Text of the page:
Legend has it that the Atlantic City CC is where the word 'Birdie' was first used
BY ANDREW LAGOMARSINO
If you are among the millions of people who think golf is boring--played by old men who dress funny--then read no further. Better yet, digest this column before bedtime if you have trouble sleeping.
However, if you think golf is a fascinating, intriguing game of skill; a humbling endeavor filled with lore and legend and tradition and honor…then fasten your seat belts.
After all, it’s been said even God has to practice HIS putting.
At the Masters on Sunday, Louis Oosthuizen performed a feat of magic that has golfers still buzzing – he carded a double eagle, the rarest of birds. He holed out in two on the
Par 5, 575-yard second hole. (A double eagle is more rare than a hole in one, whose odds are approximated at 6,000,000-to-1 for the average golfer compared to 13,000-to-1 for a hole in one.
It is among the rarest feats in sports. Only four golfers in the history of the Masters finished a hole in 3-under par -- most notably Gene Sarazen in the 1935 Masters who registered an albatross in the final round of the Masters and went on to win the tournament. Albatross? Double Eagle? Birdie?
It’s time for a golf nomenclature lesson! Yawn…Yawn….Yawn.
Well, for all you wordsmiths and golf purists, it should be pointed out that all golf terminology didn’t start in a Scottish pub. You can give some credit to the lads hitting the white ball around in New Jersey.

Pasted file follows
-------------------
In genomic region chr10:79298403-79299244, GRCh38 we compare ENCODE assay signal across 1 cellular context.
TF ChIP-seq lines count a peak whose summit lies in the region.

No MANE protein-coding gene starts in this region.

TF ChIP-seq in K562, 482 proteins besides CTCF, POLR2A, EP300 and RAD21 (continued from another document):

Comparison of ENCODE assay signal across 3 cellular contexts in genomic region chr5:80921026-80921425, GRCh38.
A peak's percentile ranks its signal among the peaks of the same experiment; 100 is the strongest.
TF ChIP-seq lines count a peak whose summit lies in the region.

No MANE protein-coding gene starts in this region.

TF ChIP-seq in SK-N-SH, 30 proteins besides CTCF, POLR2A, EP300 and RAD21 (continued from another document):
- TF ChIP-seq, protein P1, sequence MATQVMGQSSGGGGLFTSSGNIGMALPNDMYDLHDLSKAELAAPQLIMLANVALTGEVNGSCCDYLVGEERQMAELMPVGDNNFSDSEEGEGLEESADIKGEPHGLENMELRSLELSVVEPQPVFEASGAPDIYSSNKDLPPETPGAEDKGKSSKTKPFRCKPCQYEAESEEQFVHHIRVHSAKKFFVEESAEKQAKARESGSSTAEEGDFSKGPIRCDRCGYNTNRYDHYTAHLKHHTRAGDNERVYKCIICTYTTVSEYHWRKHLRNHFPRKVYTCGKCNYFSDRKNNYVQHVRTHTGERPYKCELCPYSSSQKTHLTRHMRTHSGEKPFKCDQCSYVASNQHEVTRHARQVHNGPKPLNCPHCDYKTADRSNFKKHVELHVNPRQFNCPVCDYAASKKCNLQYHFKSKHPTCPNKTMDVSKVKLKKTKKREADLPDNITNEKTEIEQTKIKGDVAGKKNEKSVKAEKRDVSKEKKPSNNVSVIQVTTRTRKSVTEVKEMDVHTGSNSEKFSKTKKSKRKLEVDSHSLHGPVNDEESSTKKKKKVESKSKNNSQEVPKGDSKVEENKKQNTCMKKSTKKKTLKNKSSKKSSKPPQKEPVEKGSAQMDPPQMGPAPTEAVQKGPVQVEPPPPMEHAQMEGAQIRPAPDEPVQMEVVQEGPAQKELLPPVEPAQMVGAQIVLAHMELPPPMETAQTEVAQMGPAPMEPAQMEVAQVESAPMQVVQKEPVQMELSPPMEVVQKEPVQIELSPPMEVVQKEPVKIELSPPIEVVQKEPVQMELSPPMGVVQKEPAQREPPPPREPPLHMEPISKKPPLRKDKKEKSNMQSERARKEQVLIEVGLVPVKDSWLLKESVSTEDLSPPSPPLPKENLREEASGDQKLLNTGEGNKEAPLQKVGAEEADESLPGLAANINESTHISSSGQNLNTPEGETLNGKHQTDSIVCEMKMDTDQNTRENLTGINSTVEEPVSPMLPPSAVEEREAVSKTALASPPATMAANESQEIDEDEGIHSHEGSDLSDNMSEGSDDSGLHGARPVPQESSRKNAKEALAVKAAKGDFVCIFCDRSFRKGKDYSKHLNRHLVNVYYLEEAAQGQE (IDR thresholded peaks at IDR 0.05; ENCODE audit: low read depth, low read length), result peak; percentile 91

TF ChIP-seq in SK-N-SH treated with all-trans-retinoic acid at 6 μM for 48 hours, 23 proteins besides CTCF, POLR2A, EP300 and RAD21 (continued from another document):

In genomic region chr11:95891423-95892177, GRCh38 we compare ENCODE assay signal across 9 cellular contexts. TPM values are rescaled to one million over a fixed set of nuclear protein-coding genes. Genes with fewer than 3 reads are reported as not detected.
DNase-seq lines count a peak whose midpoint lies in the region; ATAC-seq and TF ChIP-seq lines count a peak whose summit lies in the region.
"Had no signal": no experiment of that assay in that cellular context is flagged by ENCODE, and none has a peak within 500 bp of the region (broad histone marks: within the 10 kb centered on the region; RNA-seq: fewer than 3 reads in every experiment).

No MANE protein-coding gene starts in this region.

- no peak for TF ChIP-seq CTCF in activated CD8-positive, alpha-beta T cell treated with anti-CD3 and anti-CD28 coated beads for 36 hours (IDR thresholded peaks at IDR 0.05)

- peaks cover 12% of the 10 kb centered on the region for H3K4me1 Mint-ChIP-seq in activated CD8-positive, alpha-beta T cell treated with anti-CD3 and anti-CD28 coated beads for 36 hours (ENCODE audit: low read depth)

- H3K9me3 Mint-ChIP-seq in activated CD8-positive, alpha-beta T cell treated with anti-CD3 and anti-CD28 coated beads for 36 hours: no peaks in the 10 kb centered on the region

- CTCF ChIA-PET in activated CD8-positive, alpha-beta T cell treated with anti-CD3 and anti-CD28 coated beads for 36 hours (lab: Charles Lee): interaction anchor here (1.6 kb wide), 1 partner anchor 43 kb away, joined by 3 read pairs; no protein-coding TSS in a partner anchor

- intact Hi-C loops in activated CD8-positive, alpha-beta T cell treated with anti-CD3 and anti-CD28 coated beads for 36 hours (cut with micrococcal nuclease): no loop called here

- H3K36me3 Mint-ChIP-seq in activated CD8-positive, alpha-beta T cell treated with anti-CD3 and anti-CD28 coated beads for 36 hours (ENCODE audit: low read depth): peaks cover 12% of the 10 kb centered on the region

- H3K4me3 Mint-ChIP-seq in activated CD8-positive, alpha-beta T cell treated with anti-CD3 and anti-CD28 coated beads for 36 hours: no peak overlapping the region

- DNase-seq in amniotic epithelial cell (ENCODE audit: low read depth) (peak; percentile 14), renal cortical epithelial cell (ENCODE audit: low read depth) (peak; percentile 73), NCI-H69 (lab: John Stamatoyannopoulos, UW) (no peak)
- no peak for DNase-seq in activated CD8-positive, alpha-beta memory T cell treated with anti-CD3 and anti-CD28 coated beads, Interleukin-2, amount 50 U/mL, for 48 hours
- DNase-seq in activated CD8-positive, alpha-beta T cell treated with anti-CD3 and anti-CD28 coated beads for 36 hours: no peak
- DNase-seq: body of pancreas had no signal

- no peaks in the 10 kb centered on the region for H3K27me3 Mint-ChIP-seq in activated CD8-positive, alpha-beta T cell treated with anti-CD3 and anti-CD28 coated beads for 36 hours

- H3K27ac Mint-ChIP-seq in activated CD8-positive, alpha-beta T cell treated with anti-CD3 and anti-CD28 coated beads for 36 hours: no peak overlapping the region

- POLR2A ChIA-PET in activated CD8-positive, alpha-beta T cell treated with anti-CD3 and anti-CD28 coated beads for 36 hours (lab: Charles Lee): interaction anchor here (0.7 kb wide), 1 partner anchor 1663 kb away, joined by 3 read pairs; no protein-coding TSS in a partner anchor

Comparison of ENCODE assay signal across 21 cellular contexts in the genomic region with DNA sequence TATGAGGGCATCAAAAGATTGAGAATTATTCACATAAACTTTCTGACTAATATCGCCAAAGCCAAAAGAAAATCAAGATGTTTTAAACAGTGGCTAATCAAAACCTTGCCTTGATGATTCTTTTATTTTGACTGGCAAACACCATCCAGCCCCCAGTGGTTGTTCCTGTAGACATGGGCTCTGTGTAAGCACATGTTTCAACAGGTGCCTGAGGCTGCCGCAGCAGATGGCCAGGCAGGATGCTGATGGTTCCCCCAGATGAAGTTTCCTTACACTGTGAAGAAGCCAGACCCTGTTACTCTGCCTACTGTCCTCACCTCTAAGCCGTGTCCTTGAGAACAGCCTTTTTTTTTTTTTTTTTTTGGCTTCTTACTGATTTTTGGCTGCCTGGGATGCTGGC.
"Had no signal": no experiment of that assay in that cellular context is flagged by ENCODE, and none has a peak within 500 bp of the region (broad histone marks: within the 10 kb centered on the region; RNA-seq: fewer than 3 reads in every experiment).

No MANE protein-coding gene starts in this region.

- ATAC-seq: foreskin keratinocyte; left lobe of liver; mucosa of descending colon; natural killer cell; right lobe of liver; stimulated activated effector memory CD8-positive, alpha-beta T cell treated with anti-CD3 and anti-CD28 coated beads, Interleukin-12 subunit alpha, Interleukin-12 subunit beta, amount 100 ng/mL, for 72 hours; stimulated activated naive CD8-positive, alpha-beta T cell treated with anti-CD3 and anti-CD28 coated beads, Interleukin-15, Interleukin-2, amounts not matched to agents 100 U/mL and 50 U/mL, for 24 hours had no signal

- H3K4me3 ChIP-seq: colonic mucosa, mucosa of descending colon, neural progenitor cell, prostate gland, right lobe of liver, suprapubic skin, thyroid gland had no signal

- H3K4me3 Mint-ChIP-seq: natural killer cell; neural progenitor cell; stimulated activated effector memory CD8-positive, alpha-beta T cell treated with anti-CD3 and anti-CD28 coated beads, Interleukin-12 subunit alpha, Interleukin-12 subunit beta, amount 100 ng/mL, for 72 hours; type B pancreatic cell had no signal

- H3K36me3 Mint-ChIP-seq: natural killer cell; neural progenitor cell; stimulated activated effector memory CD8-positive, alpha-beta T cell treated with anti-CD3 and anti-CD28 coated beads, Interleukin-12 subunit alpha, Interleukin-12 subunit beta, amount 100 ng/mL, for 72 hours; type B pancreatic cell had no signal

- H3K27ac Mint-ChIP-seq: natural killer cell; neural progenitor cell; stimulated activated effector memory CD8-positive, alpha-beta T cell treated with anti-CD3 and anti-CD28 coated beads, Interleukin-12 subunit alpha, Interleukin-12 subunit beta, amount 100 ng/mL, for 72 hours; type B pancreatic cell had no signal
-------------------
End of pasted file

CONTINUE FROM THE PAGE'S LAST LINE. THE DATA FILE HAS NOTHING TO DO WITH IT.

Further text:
According to Scottish Golf History, the term 'birdie' (one under par on a hole) originated in the United States in 1899.
In H.B. Martin's "Fifty Years of American Golf" there is an account of a foursomes match played at the Atlantic City CC, in which one of the players, Ab Smith relates, "My ball came to rest within six inches of the cup. I said, 'That was a bird of a shot. I suggest that when one of us plays a hole in one under par he receives double compensation.'
The other two players agreed and we began right away, just as soon as the next one came, to call it a birdie."
In 19th century American slang, 'bird' referred to anyone or anything excellent or wonderful. Once the term 'birdie' became common, people started referring to a core one better than a 'birdie' as an 'eagle'. One better than an "eagle", was an 'albatross' - an even bigger eagle!
See…who said golf was boring! Yawn…..